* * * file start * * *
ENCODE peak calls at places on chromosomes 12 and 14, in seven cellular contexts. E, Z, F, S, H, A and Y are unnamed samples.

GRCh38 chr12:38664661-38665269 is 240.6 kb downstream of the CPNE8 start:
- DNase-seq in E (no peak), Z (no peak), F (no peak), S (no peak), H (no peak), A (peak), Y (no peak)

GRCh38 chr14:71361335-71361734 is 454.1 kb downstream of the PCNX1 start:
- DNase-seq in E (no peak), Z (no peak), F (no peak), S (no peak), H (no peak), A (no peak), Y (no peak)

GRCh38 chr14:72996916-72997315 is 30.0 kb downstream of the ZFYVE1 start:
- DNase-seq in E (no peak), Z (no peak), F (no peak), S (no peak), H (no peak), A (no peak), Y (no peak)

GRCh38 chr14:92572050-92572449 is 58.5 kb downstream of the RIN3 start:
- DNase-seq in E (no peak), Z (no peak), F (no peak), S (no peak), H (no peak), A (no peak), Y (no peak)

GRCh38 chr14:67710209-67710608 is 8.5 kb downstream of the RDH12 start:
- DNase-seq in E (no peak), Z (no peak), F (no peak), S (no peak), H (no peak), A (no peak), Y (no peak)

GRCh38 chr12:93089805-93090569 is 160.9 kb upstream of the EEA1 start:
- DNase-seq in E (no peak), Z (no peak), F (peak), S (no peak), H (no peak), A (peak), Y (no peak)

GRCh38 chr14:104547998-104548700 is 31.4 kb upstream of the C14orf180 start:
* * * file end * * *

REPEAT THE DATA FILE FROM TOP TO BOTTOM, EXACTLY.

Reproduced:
ENCODE peak calls at places on chromosomes 12 and 14, in seven cellular contexts. E, Z, F, S, H, A and Y are unnamed samples.

GRCh38 chr12:38664661-38665269 is 240.6 kb downstream of the CPNE8 start:
- DNase-seq in E (no peak), Z (no peak), F (no peak), S (no peak), H (no peak), A (peak), Y (no peak)

GRCh38 chr14:71361335-71361734 is 454.1 kb downstream of the PCNX1 start:
- DNase-seq in E (no peak), Z (no peak), F (no peak), S (no peak), H (no peak), A (no peak), Y (no peak)

GRCh38 chr14:72996916-72997315 is 30.0 kb downstream of the ZFYVE1 start:
- DNase-seq in E (no peak), Z (no peak), F (no peak), S (no peak), H (no peak), A (no peak), Y (no peak)

GRCh38 chr14:92572050-92572449 is 58.5 kb downstream of the RIN3 start:
- DNase-seq in E (no peak), Z (no peak), F (no peak), S (no peak), H (no peak), A (no peak), Y (no peak)

GRCh38 chr14:67710209-67710608 is 8.5 kb downstream of the RDH12 start:
- DNase-seq in E (no peak), Z (no peak), F (no peak), S (no peak), H (no peak), A (no peak), Y (no peak)

GRCh38 chr12:93089805-93090569 is 160.9 kb upstream of the EEA1 start:
- DNase-seq in E (no peak), Z (no peak), F (peak), S (no peak), H (no peak), A (peak), Y (no peak)

GRCh38 chr14:104547998-104548700 is 31.4 kb upstream of the C14orf180 start: